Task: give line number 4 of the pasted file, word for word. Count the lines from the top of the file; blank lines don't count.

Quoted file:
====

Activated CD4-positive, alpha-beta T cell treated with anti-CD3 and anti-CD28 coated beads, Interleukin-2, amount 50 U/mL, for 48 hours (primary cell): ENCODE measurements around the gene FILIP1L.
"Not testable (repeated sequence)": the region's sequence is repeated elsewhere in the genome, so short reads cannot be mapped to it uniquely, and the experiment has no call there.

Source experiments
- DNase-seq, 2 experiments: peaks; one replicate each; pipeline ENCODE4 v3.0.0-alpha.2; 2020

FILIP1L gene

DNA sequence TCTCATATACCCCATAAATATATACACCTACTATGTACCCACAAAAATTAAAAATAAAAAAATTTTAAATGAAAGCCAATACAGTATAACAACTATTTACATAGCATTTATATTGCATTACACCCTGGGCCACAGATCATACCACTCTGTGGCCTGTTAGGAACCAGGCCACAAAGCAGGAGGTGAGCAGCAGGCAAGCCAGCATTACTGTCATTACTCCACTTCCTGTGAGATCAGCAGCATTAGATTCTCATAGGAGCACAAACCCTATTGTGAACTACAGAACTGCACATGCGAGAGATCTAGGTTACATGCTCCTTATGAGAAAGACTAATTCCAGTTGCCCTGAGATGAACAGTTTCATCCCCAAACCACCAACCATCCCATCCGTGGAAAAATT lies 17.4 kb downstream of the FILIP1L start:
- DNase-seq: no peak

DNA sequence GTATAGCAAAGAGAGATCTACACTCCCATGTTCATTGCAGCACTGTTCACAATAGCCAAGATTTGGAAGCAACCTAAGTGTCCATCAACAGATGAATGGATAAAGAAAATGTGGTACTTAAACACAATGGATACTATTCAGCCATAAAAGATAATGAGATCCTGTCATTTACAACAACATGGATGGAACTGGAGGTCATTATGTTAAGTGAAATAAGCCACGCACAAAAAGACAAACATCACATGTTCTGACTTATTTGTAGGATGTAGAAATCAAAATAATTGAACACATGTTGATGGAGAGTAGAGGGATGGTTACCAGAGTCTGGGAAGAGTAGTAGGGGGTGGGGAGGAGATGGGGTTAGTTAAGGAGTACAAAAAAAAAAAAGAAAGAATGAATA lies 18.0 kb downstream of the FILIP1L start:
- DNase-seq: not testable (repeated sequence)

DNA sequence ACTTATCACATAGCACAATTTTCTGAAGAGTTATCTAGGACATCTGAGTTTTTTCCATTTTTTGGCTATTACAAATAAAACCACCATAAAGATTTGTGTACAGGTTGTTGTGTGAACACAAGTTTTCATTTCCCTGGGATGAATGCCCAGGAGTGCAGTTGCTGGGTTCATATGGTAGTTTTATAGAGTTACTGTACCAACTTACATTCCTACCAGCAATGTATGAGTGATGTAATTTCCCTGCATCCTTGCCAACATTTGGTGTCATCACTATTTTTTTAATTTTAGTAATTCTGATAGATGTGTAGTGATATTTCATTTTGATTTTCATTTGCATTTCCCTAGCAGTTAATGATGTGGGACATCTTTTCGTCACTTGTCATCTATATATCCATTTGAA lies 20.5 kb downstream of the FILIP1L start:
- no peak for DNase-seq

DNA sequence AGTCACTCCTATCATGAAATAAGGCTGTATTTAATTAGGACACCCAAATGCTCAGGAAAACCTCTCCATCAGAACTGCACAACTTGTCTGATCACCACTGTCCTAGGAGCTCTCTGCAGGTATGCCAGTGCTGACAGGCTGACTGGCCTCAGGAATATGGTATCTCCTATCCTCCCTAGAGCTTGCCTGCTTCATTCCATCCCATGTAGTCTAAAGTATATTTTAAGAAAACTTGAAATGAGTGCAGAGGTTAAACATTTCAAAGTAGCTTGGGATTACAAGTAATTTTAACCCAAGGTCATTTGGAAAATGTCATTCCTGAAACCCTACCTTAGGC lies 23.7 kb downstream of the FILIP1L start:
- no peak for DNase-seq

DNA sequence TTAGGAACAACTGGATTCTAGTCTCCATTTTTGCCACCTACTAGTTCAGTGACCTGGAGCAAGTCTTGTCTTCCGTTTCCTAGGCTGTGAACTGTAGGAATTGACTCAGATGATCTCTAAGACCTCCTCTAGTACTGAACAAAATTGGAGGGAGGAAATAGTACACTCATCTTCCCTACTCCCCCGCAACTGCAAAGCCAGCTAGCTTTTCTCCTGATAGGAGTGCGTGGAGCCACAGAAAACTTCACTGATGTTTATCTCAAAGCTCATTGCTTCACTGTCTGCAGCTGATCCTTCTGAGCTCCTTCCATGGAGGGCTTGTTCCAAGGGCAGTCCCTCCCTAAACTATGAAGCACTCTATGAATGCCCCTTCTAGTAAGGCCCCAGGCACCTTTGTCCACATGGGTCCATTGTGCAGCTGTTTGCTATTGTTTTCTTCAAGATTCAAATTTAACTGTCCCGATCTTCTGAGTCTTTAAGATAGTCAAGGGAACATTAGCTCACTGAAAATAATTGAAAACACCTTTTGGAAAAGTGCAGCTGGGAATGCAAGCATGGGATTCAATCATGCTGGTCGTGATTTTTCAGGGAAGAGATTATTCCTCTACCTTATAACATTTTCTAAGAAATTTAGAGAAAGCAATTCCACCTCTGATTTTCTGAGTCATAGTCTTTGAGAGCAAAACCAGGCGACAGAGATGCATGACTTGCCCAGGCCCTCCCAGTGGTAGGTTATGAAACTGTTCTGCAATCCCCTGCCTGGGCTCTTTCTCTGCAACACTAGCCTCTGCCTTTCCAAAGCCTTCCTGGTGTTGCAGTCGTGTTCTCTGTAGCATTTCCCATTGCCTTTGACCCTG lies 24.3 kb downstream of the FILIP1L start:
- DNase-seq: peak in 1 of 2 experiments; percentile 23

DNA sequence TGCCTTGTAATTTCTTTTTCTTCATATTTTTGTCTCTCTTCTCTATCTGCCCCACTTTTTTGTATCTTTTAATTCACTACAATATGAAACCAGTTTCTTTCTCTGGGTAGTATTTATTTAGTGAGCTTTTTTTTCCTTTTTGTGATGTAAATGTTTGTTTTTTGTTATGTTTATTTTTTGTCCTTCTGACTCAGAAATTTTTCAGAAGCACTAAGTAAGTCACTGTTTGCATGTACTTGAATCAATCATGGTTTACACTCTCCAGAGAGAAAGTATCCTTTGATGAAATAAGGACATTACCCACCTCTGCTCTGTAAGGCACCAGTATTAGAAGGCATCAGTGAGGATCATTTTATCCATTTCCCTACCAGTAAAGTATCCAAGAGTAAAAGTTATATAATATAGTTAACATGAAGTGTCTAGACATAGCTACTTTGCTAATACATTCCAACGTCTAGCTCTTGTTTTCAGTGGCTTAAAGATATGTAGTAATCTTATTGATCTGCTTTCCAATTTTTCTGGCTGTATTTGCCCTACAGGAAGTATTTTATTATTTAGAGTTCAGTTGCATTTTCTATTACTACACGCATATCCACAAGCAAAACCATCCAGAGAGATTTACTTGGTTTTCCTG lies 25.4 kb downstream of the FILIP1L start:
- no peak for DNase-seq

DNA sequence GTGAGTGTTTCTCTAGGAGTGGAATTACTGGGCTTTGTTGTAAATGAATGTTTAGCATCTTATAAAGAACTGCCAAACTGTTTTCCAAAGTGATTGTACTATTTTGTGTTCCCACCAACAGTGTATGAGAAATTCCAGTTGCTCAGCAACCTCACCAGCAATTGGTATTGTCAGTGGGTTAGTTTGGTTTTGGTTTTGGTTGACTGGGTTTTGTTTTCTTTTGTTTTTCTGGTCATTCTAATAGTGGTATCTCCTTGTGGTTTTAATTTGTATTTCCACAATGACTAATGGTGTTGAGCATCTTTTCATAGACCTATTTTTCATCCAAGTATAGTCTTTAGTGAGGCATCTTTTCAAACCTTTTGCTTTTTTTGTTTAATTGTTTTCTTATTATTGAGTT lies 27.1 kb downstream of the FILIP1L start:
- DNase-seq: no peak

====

- DNase-seq, 2 experiments: peaks; one replicate each; pipeline ENCODE4 v3.0.0-alpha.2; 2020